Not long ago we started having very unusual issues our email servers. Mail would be inexplicably held for delivery, bounce back, or fail to send for hours and then send without issue later. Some users couldn’t fetch email by POP until they restarted their mail client. We investigated the mail software, but weeks of investigation turned up nothing.
Around the same time, we also experienced intermittent problems logging in to MSN Messenger, and some users complained of issues accessing certain web pages, including a lot of HTTPS links. I began to suspect these were related.
When the going gets tough, the tough sniff packets. We can sniff at any point in our core routing network, which is by far the most effective way to find a networking problem. And so I found this:
1 0.000000 10.0.2.1 -> 192.168.3.155 ICMP Destination unreachable (Fragmentation needed)
10.0.2.1 is the upstream router from one of our network providers. 192.168.3.155 is one of our servers. So something is definitely wrong upstream of us.
It’s possible to do most troubleshooting with
tshark (wireshark’s command-line form). But I prefer to use SCP to copy the capture file back to my PC and investigate it in the GUI. I captured a few more packets and saved them:
tshark -i eth0 -f 'host 10.0.2.1' -w /tmp/upstream.cap -S
This sniffs on eth0 for packets to or from 10.0.2.1 and saves them to /tmp/upstream.cap while showing me a running summary. I let this run until a few more ICMP errors are captured, then hit Ctrl-C to cancel. I can then either copy the file back to my PC and open it with Wireshark, or directly open it using KDE’s “fish://” KIO handler. Try opening a URL like this in Dolphin:
Just right-click and open the file with Wireshark, and KDE will transparently download the file and start Wireshark for you.
I selected one of the offending packets and saw a packet from 10.0.2.1 with this:
This shows that the MTU of the link between 10.0.2.1 and the next router is 1496 bytes. To explain further, we need to understand how IP and Ethernet MTU interact.
The MTU, or maximum transmission unit, for a normal Ethernet network is typically 1500 bytes. This means that an Ethernet packet may contain up to 1500 bytes of data exclusive of the Ethernet headers. As data moves from one Ethernet to the next, as in the case of all traffic routed over the Internet, it must not exceed that Ethernet’s MTU. If it does, the packet is fragmented, split into smaller packets and transmitted as two or more smaller packets.
IP normally allows for fragmentation. This is an inefficient but effective solution, given that a host on the Internet doesn’t usually know the lowest MTU of the entire path between it and the target it would like to reach. However, IP packets contain a flag in the header, “Do not fragment”. If this bit is set, and a packet needs to be fragmented due to a smaller MTU, it cannot be transmitted onward. The router where this happens will drop the packet and return an ICMP type 3, code 4 message, “Destination unreachable, fragmentation needed but ‘do not fragment’ is set.”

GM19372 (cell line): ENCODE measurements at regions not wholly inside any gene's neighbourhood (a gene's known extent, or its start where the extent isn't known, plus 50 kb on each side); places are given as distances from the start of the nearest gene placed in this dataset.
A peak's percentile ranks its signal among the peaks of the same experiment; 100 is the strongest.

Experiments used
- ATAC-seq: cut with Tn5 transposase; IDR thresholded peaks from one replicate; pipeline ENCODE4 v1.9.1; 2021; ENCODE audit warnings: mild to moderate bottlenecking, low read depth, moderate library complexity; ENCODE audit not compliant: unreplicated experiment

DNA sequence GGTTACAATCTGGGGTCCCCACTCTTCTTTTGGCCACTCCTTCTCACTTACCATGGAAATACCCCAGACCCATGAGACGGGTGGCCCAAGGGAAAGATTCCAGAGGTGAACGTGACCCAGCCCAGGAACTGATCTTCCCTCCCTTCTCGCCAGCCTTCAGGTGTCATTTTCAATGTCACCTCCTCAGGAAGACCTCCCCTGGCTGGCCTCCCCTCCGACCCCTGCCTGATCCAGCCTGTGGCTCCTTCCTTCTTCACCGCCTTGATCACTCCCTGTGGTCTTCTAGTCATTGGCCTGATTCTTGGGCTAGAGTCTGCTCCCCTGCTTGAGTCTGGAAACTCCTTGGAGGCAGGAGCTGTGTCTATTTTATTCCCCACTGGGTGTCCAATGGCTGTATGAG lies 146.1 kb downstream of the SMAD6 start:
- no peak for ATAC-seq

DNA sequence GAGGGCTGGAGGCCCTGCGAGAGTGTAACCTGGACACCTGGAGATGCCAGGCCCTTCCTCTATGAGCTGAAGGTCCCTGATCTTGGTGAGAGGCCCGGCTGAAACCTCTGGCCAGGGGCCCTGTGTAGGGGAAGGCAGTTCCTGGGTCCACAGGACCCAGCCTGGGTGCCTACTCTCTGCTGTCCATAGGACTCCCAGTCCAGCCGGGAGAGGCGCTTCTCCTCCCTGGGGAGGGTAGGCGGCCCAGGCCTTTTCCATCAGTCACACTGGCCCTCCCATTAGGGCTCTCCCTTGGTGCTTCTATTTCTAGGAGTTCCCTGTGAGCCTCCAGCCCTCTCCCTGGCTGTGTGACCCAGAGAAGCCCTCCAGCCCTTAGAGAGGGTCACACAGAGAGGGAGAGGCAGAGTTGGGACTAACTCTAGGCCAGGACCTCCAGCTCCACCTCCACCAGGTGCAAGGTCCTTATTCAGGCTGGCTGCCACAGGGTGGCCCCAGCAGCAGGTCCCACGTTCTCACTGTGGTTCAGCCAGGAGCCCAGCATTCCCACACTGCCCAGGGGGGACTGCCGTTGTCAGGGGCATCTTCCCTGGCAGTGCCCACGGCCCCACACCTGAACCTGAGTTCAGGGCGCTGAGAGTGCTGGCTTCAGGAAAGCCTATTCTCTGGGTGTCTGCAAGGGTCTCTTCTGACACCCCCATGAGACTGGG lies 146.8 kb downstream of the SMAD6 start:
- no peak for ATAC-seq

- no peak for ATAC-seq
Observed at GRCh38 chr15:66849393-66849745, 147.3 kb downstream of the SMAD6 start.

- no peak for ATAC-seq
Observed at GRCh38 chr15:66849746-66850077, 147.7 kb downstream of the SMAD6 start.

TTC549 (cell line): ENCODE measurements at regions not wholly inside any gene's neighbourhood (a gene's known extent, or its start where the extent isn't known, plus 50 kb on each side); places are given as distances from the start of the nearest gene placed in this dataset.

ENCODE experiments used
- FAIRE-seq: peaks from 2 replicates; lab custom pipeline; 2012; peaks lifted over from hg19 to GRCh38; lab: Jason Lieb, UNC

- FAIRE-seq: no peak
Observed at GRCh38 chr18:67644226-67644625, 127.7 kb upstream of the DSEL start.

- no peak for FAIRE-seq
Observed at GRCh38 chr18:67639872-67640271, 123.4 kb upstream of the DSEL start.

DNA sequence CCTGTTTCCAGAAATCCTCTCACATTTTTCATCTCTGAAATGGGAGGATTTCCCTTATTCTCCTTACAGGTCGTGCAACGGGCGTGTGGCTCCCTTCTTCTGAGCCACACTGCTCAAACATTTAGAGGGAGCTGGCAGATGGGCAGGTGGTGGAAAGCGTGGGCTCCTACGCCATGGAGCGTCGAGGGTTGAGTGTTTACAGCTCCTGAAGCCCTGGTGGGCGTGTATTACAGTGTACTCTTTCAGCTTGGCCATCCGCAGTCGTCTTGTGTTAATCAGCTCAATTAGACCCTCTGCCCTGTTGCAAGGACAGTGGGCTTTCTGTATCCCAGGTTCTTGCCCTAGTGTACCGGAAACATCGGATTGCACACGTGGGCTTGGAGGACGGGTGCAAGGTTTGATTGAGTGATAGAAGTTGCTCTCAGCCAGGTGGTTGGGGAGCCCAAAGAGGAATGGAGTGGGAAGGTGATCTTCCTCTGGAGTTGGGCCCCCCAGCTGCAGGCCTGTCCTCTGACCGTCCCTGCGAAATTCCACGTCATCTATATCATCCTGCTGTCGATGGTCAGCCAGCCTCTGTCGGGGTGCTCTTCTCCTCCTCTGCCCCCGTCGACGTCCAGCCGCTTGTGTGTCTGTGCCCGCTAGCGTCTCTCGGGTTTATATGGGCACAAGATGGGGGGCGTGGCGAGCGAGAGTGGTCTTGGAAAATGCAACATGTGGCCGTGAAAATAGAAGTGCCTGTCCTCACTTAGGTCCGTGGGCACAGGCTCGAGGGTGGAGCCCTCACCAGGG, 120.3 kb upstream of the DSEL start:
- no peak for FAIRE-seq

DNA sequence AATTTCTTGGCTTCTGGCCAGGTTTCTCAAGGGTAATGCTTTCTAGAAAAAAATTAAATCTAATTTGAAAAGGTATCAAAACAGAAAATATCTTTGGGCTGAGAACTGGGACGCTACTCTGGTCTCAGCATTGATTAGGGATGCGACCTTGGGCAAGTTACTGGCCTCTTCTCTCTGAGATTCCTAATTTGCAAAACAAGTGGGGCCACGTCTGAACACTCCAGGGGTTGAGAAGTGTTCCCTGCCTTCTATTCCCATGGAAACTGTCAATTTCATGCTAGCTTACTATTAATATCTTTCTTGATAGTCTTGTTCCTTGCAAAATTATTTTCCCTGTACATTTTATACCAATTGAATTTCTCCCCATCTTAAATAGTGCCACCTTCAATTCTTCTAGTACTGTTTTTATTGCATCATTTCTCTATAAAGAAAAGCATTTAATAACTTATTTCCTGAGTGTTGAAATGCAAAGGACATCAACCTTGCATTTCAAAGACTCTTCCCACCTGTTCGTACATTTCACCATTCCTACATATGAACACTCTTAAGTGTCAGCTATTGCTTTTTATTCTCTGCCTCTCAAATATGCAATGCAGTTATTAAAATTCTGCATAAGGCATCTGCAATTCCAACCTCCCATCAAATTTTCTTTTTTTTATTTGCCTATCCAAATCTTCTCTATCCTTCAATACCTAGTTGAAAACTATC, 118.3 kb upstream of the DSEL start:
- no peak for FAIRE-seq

Now that I know what to look for, I can find all kinds of MTU issues.
tshark -i eth0 -f 'icmp[icmptype] == 3 and icmp[icmpcode] == 4' -w /tmp/frag.cap -S
Watching this for a while, I found a lot of remote networks with lower than normal MTUs. ICMP error messages contain copies of the IP and TCP/UDP headers of the offending packet, which makes it easy to find what triggered it. I found several examples of SMTP traffic with “do not fragment” set, trying to enter networks with MTUs as low as 300 bytes. But these are remote networks, and are someone else’s problem to fix. What I shouldn’t have is a low MTU immediately upstream, affecting all my traffic.
Now I know I have an MTU problem. But is this the cause of all my problems? I sniffed again, this time trying to login to MSN. The router at 10.0.2.1 again returned an error:
This one told me the cause of the MSN problem. As part of its authentication, MSN Messenger logs in (to 22.214.171.124) via HTTPS (TCP port 443), with a 1500-byte packet which has the “do not fragment” bit set.
Some solutions to the problem of MTU path discovery exist. Sniffing identified the problem to my satisfaction. But you can test more directly by using a traceroute tool that supports MTU discovery. The process is simple: perform traceroute using IP packets of size 1500 bytes with “do not fragment” set. If they are rejected, back off to the “MTU of next hop” value and repeat until you reach your target. On Linux, use
root@router1:~# tracepath -n 126.96.36.199
1: 192.168.101.3 0.236ms pmtu 1500
1: 192.168.101.1 14.080ms
1: 192.168.101.1 1.985ms
2: 192.168.1.254 70.445ms
3: 10.86.24.1 32.215ms
4: no reply
5: no reply
6: 188.8.131.52 37.143ms asymm 7
7: 184.108.40.206 34.641ms
8: 220.127.116.11 44.419ms
9: 18.104.22.168 38.904ms
10: 22.214.171.124 41.321ms
11: 126.96.36.199 41.615ms
12: 188.8.131.52 45.783ms
13: 184.108.40.206 46.130ms
14: 220.127.116.11 46.663ms
15: no reply
16: 18.104.22.168 45.328ms reached
Resume: pmtu 1500 hops 16 back 241
A path MTU problem will appear as a drop in MTU:
1: 192.168.101.3 0.281ms pmtu 1500
1: 192.168.101.1 12.194ms
2: 192.168.1.254 69.332ms pmtu 1496
3: 10.86.24.1 35.182ms
On Windows, try mturoute. On Mac OS X, try
traceroute -F google.com 1500.
I reported the problem to our upstream provider and included the tracepath output and a few packets captured during testing. They scheduled a maintenance window for the following afternoon and corrected the problem with two minutes of down time. We haven’t had an issue with email, MSN, or web pages since.